One of the gals at work seems serious about moving off-grid, so while giving her the basics ( this one’s for you, P.B. ) I figured I’d go ahead and also get credit for an article. You can do this the easy way, or the efficient way. Easy is a panel(s) to a charge controller to a battery with an inverter hooked up to the battery. I would only recommend mono-crystalline panels. And I would recommend you buy them NOW before the prices jack up. I like buying multiples of smaller watt panels in case one fails, but you do get a better price per watt on singular larger rated panel. Right now at Amazon a 30 watt is $100 ( we’ll talk about how much you need shortly ). The panels come with no mounting hardware but with their own five feet or so of wires. To mount, I straightened out a couple of L brackets about two inches to a side- they hammer out as they are soft metal. Use #6 bolts to fit the pre-drilled holes on the panel. I put mine on wood pallets. The wires run to the charge controller ( which is rated usually at 100 watts max so don’t hook up too many panels to it, just get another controller for more panels ). Now hook up the controller to the battery. Use a marine battery, not a car battery. They only cost 20% more.
Look at the cold amp rating on the battery. A good rule of thumb is that these are the number of watts you can use before the battery is half discharged ( try not to go below that if you can help it, to prolong its life ). A 800 amp battery will give you 800 watts before it uses too much juice from the battery. Keep the battery outside because of poisonous gases it gives off charging, and try to keep it out of the cold. A box buried to its lid and an insulated lid is best if you get cold weather. Freezing the battery shortens its life. Now, hooking up all these is simple. You have positive and negative wires. Keep those straight and all will be well. The simple way is to hook up the inverter ( about $40 Wal-Mart. The new ones are nice as the fan won’t kick in til about 60 watts is drawn ). Panels use about 10% of their rated watts charging, and you will use another 10% using an inverter. Hence, a 30 watt panel under perfect conditions ( rarely achieved ) delivers 27 watts of storage to the battery and you end up with 24 watts after it goes through the inverter. I usually just subtract a third to get at the power generated and ignore the inverter “cost”. So every 30 watt panel is only giving me 20 watts ( all usage, generation is per hour ) power when the sun is out. With this inverter, you don’t have to buy any 12v appliances. You will easily find LED bulbs that go in conventional bulb lamps. Ignore florescent- go white LED. And if you buy a small flat screen TV it shouldn’t use too much juice. Use a laptop rather than a desktop to minimize power use.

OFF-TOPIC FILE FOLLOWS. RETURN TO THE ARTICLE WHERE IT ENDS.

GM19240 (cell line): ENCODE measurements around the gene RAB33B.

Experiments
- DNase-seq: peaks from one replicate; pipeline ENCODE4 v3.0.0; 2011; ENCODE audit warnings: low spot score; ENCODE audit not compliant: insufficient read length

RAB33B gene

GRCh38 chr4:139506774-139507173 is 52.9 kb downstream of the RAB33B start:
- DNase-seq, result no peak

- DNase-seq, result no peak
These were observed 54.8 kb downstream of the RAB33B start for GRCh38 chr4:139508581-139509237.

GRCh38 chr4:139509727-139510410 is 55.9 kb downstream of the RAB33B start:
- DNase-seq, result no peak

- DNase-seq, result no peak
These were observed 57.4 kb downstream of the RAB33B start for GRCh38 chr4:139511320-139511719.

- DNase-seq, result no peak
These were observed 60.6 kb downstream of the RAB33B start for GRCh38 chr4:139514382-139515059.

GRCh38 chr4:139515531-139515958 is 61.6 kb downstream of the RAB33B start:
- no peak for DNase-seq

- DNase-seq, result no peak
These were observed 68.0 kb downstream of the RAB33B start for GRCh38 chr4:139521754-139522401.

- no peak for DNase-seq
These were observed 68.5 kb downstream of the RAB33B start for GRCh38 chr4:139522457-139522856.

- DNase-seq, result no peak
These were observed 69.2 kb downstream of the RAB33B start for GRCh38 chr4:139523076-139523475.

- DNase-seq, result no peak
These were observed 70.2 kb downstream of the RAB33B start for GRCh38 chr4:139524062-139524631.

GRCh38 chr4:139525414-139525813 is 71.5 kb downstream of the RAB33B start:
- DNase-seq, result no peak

What you need to do is add up all the hours the lights are on, all the TV use, any computer use- and arrive at a daily watt use ( calculate winter hour lighting use- not summer ) total. My advice is to assume one day out of the week you get eight hours of sun and the other days are cloudy and don’t use more than one of those hours for a total day ( you will still generate some watts even in clouds- but assume you don’t to be safe. I had to live on candles for a month when I first started because I had too few panels- it REALLY sucked. Soul sapping. Irritating. Depressing in actual fact. Don’t run out of battery juice ). Example- I use 50 watts a day total ( 5 watts an hour times five hours for lights and two hours of TV at 25 watts for 50 total ). In six days I use 300 watts. I have 75 watts of panels so in one day that will generate about 400 watts ( remember that one third loss from the officially rated wattage )-more than I need. Now, my usage is for 12v DC, not 110 AC. I don’t use an inverter for my regular appliances ( just occasional use ones such as hair clippers ). I have 12v bulbs and its holders and I use a 12v truckers TV. 12v is just like what you use in your car, primarily the cigarette socket and its mated plugs. And it is much more efficient than AC. You just need to buy more expensive appliances. That is about all there is to 12v power.
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